Clay is a very ductile and plastic material used by humanity for centuries and able to serve so many different and essential purposes. Teachers use clay to foster children’s tactile perceptions and creative abilities. And artists believe that working with clay is a rewarding job that opens up one’s imagination and yields an attractive result.

Kiev-based design brand Faina incorporates local natural materials into its furniture lines based on domestic traditions, materials and craft techniques.

Solod bar cabinet with an intricate clay façade by Faina

The studio cooperates with local artisans and experiments with the material to develop pieces that are durable enough to function as an item of furniture. And they have managed to convert the fragile nature of clay into a component very reliable and modern-looking pieces.

Pechyvo cabinet by Faina

In some local villages clay is believed to heal people, to fill their hearts with warmth and their bodies with living energy, that is why it is widely and willingly used in domestic life, for example to make benches and beds.

Brooklyn-based homeware brand In Common With has created a collection of lamps made of clay.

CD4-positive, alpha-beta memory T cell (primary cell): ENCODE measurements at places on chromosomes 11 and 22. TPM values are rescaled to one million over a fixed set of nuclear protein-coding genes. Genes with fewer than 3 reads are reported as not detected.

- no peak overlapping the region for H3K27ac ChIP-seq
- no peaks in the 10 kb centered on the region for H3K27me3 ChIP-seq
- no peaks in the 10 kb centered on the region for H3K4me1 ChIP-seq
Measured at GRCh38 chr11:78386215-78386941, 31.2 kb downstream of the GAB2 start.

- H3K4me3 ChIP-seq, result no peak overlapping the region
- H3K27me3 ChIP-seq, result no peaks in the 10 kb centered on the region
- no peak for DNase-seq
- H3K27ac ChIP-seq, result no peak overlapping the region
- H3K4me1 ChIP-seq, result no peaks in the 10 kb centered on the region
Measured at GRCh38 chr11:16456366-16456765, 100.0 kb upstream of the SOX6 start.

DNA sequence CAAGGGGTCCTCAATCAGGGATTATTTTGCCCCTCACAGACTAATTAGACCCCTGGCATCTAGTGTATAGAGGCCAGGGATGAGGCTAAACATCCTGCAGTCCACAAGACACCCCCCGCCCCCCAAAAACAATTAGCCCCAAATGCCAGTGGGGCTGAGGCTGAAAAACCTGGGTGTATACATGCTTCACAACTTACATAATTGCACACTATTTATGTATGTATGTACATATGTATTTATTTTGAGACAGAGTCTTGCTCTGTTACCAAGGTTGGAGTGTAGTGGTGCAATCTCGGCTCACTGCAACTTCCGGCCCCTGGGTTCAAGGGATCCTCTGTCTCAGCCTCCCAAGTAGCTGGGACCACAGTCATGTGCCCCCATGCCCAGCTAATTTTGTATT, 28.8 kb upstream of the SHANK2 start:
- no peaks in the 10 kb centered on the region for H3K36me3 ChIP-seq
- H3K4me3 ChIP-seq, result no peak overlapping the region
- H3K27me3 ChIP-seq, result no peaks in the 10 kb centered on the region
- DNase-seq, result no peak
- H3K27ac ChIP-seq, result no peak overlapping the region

By offering affordable custom design these objects aim at changing the consumption pattern when many unsold goods end up in a landfill.

The Dome Table by In Common With

The three lamp shades are hand-pinched clay, highly textured and unglazed. All of them are meant to be appreciated as sculptural objects even when not turned on.

The Pyramid Table Lamp by In Common With

The Dome Table lamp’s shade resembles a kitchen bowl turned upside down. It has a modern, yet organic character with a soft, relaxed light. Every piece has a unique look achieved with the combination of handmade ceramic and a precisely machined steel base.

The Alien Table Lamp by In Common With

The shade of the Pyramid Table Lamp is made by using a slip-cast process and looks more like a traditional linen lampshade, while the Alien Table Lamp resembles a floppy straw sunhat which rotates up and down and swivels side to side providing light where needed.

UK based ceramic artist Carolyn Genders creates bold, asymmetric sculptural vessels from clay. The artist believes that behind each work lies passion, hard work and rigor, and an enquiring mind. Clay is one of the most challenging materials to work with, according to her.

Summer evenings by Carolyn Genders

The pieces are formed in white earthenware with surfaces painted with abstracted imagery. Each work requires its rhythm and time as the clay needs to firm up. The surfaces will then be inscribed, incised and scarified through layers of matt vitreous slips and burnished terra sigillata.

Black and white monolith by Carolyn Genders

The surfaces are painted with slips – liquid clay colored with oxides and industrial stains. Before firing, each piece is also burnished to create a silky pebble-worn patina.

Chartreuse Lavender, Red dots bowl by Carolyn Genders